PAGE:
Editor Boy’s Big Eight(2)

GP is embracing D-I-Y musicians by spotlighting thrilling (or, at least, interesting) guitar talents in this column and at guitarplayer.com. If you think you’ve got something going that our readers should hear, go to myspace.com/michaelmolenda and invite me to your music space. I’ll check out your tracks and determine whether you get coverage in these pages or on the Web. And if you really blow our minds, the editors may decide to do an article on you. Extra-Special Bonus! If you end up in the print column, Ernie Ball will reward you with an EB t-shirt, customized EB picks with your name on them, and a box of the Slinky strings of your choice. In addition, your two best mp3s will be promoted on the company’s fabulous EB Radio (ernieball.com).

Cary, Illinois “Into the Pinnacle”

Hess may not be the most prolific guitarist around—he apparently took a full year simply dreaming up the titles to Opus 3—but his prog-y explorations on this tune from 2003’s Opus 2 are caressed by a mysteriously fat and liquid tone, sexy bends, and a sorcerer’s command of dark, beautiful melodies.

Dead Air Radio
Nashville, Tennessee “Liberation”

DAR’s Bill Givens is a crafty, inventive, and powerful guitar player. From the intro’s noise spurts, through at least 5,786 changes of mood, his facility with diverse rhythms, tones, melodies, and riffs is truly awe inspiring. His competent-but-not-great vocals are the only drag in what could be a monster track with the right singer.

Bounty Hunters"
New South Wales, Australia “Hot on Ya Heels”

The tough, take-no-prisoners solos from David Hinds evoke those blood-and-sweat Aussie kill factories (i.e. clubs) where bands survive only as long as they can keep the patrons dancin’, hollerin’, and drinkin’. Thankfully, when the Bounty Hunters are blasting, I don’t think anyone needs to fear the reaper. They rock that hard.

Roy Fulton
Belfast, Northern Ireland “Tribute to Roy Buchanan”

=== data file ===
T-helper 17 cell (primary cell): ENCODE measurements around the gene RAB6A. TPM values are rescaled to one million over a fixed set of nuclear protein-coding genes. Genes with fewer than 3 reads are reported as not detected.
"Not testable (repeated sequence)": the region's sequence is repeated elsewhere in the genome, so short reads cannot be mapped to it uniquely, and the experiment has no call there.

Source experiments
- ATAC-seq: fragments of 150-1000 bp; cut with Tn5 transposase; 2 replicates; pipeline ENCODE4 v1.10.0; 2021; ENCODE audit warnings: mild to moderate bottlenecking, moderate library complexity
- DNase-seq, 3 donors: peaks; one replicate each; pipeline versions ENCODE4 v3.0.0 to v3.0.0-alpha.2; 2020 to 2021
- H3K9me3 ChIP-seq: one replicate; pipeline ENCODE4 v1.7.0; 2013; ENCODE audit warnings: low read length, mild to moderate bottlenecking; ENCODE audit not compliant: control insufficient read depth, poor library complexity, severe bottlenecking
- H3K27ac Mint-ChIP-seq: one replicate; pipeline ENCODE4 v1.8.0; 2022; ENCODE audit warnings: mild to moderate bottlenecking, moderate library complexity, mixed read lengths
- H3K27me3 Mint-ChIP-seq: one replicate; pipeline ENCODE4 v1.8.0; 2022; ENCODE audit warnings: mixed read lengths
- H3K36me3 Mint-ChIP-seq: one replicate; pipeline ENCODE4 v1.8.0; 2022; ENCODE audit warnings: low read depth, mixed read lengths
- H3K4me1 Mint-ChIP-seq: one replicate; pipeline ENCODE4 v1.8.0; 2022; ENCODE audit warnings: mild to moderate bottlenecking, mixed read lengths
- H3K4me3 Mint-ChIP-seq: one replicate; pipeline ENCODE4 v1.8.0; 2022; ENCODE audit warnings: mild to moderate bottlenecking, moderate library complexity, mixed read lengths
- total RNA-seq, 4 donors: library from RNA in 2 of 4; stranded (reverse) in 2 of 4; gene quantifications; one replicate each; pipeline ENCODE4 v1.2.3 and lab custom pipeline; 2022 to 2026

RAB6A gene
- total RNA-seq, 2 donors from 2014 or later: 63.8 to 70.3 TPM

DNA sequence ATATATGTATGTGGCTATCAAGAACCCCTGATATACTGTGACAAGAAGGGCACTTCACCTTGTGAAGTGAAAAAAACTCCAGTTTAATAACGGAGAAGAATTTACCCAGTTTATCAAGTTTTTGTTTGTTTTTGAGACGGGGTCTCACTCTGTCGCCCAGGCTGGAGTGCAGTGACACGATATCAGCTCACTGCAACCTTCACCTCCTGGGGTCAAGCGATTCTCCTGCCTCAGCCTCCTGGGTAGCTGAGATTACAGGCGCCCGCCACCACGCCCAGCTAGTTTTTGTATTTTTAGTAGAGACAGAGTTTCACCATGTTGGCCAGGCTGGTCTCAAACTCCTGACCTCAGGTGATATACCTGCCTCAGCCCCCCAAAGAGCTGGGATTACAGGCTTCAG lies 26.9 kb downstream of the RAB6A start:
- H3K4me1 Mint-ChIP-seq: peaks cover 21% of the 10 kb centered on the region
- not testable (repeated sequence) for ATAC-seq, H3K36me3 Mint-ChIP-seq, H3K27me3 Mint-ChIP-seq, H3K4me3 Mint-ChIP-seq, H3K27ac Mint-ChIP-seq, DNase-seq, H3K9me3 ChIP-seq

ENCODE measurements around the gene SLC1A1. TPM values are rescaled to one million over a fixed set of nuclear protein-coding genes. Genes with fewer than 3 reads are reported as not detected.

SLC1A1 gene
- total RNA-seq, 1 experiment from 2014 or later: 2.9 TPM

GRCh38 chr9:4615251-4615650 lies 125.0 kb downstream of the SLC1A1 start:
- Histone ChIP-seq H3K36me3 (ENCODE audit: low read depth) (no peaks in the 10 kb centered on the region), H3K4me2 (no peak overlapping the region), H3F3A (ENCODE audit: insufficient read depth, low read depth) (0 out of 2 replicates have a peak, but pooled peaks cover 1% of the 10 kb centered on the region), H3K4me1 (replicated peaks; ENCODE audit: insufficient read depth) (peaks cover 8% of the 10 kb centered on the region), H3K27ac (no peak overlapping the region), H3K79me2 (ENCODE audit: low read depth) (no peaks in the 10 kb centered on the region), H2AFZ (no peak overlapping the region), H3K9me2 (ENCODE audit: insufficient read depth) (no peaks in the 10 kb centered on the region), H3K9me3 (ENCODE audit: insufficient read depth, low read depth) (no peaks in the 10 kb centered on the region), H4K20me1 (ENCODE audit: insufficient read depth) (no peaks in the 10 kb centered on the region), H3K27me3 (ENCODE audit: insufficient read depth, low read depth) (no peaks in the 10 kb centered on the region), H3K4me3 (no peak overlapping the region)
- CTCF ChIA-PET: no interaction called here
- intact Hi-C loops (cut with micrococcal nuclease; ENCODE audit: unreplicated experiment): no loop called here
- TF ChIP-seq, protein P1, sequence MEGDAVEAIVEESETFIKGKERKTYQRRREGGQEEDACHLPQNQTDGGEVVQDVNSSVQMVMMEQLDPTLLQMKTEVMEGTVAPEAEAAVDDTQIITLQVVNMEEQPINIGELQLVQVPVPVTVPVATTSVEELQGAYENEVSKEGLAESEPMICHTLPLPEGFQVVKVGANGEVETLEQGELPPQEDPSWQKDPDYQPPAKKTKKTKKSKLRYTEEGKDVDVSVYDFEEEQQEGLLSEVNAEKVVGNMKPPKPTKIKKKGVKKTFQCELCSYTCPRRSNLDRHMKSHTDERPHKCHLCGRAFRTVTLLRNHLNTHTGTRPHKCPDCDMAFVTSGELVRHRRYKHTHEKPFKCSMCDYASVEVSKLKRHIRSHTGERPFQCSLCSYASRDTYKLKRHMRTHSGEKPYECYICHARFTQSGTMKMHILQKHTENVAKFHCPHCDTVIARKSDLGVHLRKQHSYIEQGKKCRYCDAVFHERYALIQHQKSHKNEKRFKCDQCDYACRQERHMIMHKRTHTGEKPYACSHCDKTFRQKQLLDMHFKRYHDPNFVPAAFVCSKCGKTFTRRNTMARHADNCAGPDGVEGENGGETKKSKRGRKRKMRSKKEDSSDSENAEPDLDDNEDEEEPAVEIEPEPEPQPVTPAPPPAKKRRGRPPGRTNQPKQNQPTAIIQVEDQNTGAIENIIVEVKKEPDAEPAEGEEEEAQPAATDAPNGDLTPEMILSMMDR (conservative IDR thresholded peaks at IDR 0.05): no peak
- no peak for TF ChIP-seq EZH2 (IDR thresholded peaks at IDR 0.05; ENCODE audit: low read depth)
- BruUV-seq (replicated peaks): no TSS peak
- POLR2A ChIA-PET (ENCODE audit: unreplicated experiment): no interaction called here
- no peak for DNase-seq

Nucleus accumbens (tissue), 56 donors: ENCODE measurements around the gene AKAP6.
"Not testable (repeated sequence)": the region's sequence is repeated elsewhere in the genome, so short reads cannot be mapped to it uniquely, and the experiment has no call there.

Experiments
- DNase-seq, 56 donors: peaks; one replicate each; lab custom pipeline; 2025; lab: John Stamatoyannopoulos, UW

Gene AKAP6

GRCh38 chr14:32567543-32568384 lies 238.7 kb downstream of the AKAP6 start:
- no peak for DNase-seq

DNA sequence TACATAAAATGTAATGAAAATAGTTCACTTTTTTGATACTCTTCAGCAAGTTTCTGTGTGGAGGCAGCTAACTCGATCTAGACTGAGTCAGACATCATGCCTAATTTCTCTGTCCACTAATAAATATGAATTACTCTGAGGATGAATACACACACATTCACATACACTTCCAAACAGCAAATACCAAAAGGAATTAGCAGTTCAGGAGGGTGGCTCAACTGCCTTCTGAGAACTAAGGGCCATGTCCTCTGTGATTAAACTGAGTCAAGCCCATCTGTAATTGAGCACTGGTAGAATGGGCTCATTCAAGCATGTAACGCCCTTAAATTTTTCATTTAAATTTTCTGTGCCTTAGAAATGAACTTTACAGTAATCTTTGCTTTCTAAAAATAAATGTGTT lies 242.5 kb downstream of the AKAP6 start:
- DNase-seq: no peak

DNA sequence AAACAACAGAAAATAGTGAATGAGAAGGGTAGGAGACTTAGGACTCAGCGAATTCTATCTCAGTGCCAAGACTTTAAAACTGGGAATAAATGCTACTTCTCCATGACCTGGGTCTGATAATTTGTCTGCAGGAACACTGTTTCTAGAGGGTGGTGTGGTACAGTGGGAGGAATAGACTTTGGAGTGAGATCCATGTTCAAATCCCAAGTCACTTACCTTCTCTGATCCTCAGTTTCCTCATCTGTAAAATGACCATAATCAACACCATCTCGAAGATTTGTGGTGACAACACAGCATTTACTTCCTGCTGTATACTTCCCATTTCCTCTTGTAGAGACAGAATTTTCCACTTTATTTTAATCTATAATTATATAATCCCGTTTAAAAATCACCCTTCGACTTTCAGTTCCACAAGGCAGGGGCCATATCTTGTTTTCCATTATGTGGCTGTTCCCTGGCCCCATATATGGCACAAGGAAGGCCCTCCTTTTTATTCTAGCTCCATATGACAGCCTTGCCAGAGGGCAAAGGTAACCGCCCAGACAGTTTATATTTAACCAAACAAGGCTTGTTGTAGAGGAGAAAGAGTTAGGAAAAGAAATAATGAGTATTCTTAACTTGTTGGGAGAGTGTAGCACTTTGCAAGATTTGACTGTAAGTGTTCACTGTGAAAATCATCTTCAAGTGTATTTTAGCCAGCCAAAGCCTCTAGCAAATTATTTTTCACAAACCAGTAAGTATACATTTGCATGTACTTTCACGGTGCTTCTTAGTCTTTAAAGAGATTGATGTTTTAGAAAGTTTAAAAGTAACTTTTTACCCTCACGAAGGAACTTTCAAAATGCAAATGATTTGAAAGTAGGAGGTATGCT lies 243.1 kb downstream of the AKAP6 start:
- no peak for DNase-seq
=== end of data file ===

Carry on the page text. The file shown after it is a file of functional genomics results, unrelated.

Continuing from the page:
Roy Buchanan is sadly long gone, but Fulton channels the Tele master’s volume swells, soaring bends, melodic mojo, on-the-tip-of-destruction note flurries, and even his finger scrapes. He doesn’t go for Roy’s piercing tone—which will be sweet to some ears—but everything else is played with fire and respect.

Robert DiMaio
Asheville, North Carolina “Imagine Your Lover”

DiMaio starts off all tongue-in-cheek and white and funky—like a less manic Ian Dury—but the genius in this track is that the party actually shakes its way to a thrilling climax, with each musical section capped off by wilder and wilder guitars. Such nasty fun. Shame on you, Robert!

San Jose, California “Loose”

Guitarist Bill Lonero and crew have gear endorsements out the wazoo, promotional help from Apple Computer, two-million MySpace plays, and they claim to have invented “instrumental guitarcore,” so you should really hate them. But you can’t, because they’re just so damn good. This song kicks ass—it’s melodic, blistering, and brilliant.

Kevin Briggs
London, England “Elishala”

Briggs’ buoyant techno/world hybrid cooks along like a dervish, spewing oddly seductive timbres from an Algerian mandole and an acoustic-electric resonator. The music is a pageant of counterpoint and contrast, as the track is simultaneously joyous and haunting, precise and raw, and familiar and exotic. It’s a mind-bending ride.

Brett Ecklund
Dana Point, California “Mindful Tonglen”

“Mindful” must have been dropped on its head at birth. It jabbers through various punky funky and shred sections without much coherence, but when Ecklund uncorks his demented “Dear Prudence” lick, it’s like everything suddenly makes sense, and you feel like a jerk for not trusting him.